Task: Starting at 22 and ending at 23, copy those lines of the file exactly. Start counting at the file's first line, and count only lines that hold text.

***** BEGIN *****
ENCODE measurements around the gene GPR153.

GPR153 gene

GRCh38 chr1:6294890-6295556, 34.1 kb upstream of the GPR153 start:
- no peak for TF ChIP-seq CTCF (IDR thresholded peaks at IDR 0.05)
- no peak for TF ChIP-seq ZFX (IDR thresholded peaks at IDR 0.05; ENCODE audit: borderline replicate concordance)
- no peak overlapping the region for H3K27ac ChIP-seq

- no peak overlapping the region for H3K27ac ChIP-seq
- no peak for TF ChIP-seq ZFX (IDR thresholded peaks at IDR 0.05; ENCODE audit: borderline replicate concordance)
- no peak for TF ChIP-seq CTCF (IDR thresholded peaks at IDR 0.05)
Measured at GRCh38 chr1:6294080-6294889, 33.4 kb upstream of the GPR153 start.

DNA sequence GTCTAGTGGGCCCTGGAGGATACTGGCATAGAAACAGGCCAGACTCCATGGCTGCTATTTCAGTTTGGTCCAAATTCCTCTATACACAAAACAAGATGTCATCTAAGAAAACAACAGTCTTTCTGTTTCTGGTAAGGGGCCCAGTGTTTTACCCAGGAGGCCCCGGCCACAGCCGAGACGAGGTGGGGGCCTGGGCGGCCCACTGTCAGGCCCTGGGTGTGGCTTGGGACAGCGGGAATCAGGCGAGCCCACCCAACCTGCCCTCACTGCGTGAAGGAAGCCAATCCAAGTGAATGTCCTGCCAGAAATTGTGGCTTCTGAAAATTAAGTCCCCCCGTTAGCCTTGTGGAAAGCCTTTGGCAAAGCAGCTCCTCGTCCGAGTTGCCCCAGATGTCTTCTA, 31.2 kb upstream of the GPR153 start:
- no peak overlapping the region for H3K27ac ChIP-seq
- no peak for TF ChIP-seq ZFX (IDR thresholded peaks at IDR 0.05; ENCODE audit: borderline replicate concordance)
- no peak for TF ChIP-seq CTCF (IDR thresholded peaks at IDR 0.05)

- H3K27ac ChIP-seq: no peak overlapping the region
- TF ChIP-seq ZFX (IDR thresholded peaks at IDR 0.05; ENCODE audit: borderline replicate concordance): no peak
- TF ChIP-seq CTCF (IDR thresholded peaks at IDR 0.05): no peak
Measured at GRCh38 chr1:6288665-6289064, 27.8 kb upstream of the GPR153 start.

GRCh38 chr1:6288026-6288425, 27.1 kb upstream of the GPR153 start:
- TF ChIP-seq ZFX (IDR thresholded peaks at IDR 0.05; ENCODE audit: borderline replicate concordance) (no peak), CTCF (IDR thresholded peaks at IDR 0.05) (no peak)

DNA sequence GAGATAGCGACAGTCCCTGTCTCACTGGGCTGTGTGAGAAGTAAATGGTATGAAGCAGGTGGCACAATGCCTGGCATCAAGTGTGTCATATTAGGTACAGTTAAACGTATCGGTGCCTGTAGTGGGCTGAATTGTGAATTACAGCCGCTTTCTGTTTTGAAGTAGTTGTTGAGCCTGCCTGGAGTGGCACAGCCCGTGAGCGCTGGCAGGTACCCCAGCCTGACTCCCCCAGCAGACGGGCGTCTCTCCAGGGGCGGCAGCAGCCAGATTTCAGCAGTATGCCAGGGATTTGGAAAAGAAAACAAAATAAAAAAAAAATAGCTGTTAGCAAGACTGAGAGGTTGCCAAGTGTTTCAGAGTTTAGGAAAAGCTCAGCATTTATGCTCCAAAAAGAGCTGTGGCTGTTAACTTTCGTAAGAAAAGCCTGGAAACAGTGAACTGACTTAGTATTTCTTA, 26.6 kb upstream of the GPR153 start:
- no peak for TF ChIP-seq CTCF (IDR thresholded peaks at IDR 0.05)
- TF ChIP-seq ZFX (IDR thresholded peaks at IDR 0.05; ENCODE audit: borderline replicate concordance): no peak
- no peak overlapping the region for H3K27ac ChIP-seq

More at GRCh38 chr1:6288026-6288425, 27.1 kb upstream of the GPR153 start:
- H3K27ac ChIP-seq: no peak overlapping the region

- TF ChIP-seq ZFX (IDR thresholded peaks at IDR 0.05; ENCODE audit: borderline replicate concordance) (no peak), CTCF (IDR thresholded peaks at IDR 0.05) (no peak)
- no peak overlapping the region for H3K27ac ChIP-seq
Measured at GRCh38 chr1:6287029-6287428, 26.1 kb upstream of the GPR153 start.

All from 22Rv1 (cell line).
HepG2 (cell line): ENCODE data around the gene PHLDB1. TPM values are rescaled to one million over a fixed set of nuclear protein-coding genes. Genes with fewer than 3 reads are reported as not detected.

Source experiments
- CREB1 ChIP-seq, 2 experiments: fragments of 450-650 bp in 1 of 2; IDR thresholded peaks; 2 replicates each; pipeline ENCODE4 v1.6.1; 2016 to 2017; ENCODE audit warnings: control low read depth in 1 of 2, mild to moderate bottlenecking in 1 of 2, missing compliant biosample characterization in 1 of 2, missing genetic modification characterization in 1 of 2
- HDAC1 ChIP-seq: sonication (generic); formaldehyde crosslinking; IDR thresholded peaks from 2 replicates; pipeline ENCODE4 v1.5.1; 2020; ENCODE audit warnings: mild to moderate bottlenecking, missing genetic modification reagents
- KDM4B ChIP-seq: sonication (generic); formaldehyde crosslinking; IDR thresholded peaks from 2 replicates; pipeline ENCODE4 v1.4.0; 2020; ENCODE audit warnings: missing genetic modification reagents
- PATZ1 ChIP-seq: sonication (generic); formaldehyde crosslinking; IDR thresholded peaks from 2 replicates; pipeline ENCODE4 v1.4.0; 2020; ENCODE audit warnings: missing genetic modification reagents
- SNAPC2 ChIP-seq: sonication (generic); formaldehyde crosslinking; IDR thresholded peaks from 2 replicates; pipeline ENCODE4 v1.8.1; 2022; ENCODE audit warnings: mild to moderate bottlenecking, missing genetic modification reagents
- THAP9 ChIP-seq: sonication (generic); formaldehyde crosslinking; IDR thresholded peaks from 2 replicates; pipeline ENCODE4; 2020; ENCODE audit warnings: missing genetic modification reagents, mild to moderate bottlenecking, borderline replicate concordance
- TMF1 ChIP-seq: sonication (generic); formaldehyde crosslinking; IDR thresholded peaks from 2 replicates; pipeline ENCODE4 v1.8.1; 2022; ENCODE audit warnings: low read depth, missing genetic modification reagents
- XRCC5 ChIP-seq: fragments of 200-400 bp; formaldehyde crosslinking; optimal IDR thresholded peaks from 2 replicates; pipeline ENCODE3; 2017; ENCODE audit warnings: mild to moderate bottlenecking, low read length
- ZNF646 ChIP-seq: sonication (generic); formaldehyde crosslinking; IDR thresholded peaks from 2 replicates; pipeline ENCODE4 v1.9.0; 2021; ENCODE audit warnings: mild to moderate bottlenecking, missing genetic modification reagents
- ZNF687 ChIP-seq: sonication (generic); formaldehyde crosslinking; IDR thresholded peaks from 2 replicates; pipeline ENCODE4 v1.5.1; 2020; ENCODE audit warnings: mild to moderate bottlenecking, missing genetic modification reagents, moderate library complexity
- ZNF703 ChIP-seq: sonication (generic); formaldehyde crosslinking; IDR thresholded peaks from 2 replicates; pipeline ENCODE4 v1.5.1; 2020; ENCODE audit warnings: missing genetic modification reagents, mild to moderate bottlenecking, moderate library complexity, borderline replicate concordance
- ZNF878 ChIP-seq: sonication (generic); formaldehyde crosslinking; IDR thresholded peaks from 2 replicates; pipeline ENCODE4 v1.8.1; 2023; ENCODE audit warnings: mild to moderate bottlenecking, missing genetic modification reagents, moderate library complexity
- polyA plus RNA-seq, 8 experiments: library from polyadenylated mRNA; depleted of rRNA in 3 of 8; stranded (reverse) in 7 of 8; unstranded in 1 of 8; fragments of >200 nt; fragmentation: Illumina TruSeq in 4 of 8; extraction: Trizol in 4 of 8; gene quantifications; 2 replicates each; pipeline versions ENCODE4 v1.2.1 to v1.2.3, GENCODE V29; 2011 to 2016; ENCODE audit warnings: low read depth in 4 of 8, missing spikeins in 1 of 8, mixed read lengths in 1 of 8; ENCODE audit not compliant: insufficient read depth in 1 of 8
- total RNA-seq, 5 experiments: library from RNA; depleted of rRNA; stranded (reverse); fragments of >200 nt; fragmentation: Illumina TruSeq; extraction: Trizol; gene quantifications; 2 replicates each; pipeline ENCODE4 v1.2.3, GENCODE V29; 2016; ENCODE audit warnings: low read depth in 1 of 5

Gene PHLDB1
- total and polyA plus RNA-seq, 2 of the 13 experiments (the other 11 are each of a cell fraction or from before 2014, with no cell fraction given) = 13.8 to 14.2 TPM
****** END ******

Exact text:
- no peak for TF ChIP-seq CTCF (IDR thresholded peaks at IDR 0.05)
- TF ChIP-seq ZFX (IDR thresholded peaks at IDR 0.05; ENCODE audit: borderline replicate concordance): no peak